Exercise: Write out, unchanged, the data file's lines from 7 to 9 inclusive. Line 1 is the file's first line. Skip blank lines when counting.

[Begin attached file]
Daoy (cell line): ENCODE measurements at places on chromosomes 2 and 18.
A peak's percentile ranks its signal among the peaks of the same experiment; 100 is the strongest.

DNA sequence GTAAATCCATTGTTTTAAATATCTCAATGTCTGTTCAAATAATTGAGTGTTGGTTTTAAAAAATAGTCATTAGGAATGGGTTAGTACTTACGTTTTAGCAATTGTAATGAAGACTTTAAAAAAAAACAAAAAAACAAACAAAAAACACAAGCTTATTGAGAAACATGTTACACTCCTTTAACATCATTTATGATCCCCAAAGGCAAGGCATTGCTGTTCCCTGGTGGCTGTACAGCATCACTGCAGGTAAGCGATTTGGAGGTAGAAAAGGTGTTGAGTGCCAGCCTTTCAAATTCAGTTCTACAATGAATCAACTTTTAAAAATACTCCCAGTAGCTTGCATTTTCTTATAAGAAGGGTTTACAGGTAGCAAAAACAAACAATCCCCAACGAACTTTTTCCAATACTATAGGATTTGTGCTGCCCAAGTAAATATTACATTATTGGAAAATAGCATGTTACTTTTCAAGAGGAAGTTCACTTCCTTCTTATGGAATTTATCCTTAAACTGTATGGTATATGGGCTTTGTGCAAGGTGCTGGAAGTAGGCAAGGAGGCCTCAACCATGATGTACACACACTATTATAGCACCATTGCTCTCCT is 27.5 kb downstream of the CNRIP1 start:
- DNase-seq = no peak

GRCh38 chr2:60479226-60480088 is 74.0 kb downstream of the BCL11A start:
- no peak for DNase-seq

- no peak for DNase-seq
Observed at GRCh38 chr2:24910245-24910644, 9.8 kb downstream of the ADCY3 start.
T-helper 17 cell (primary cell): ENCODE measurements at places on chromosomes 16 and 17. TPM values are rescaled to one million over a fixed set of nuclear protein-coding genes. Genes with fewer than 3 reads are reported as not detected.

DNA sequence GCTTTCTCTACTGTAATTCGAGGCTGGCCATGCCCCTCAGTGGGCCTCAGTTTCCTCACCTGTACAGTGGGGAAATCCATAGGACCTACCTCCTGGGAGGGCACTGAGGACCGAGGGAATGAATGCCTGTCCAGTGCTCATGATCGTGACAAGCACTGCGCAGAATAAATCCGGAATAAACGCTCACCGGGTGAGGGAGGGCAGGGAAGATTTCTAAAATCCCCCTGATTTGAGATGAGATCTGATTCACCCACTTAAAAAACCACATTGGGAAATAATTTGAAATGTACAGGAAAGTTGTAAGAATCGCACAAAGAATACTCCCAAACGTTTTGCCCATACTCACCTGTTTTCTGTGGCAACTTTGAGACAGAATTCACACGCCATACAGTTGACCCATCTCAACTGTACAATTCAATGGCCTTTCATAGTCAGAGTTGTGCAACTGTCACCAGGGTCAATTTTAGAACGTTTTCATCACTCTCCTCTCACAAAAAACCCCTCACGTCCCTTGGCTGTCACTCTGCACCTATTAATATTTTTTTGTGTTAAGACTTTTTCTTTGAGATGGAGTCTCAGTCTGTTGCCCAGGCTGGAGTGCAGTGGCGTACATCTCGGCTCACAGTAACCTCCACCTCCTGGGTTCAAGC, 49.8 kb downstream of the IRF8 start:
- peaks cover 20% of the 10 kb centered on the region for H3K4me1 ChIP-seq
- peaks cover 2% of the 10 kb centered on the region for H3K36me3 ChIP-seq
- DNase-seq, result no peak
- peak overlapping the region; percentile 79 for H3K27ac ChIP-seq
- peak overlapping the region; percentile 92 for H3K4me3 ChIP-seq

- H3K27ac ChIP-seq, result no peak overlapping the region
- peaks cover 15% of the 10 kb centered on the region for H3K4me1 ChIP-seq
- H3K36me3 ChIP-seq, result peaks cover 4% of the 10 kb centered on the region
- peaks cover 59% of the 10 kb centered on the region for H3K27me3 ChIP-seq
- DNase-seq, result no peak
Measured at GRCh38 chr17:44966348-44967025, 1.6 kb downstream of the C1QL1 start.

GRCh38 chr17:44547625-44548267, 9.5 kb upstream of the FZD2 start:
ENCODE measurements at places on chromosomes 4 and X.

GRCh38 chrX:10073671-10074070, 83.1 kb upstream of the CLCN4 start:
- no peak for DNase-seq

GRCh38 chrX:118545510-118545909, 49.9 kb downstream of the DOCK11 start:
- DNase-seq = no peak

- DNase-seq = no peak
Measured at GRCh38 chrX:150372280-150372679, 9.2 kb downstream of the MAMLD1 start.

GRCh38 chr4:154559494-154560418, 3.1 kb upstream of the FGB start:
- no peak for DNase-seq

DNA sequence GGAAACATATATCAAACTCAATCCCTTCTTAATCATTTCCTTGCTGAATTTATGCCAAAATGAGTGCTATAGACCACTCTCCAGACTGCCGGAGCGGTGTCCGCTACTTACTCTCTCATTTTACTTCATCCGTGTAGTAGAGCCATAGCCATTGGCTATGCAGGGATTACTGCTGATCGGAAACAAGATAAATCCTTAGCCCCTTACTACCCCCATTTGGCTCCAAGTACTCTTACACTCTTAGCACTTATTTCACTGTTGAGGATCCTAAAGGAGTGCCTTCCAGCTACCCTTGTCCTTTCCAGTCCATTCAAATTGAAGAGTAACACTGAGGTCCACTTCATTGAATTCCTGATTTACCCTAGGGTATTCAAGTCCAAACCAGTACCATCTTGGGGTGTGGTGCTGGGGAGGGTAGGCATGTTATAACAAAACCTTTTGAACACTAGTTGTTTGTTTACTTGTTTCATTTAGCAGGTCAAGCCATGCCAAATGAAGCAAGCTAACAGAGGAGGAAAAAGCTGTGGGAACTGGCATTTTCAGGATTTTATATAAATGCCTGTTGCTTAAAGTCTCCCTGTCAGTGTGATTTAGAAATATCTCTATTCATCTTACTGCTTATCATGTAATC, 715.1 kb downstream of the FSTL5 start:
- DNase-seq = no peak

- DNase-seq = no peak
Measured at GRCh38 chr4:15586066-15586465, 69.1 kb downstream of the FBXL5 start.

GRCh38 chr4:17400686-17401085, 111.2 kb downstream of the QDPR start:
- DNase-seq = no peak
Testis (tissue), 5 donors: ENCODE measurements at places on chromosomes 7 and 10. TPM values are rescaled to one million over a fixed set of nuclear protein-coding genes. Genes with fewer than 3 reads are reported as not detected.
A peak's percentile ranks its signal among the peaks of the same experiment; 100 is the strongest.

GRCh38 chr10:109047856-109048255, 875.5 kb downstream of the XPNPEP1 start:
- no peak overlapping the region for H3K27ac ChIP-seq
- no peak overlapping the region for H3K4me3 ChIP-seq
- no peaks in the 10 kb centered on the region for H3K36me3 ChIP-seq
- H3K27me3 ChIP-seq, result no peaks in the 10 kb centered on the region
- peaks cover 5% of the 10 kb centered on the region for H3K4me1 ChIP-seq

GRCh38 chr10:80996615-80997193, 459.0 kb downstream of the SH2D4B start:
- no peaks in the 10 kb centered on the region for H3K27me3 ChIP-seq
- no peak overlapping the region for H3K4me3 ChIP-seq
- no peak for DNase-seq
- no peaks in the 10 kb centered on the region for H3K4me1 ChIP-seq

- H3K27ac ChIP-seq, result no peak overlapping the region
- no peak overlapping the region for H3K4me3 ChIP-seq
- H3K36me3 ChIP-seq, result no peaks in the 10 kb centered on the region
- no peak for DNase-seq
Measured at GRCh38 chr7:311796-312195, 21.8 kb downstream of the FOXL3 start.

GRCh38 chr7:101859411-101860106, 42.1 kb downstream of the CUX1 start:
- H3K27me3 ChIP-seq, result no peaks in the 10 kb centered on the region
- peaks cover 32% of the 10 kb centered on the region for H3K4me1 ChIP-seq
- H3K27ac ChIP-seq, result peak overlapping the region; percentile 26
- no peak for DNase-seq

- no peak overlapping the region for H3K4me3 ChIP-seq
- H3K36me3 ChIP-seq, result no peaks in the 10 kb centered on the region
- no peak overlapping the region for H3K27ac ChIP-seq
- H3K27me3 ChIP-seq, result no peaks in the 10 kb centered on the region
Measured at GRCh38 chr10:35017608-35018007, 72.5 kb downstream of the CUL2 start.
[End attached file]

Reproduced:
- no peak for DNase-seq
Observed at GRCh38 chr2:24910245-24910644, 9.8 kb downstream of the ADCY3 start.
T-helper 17 cell (primary cell): ENCODE measurements at places on chromosomes 16 and 17. TPM values are rescaled to one million over a fixed set of nuclear protein-coding genes. Genes with fewer than 3 reads are reported as not detected.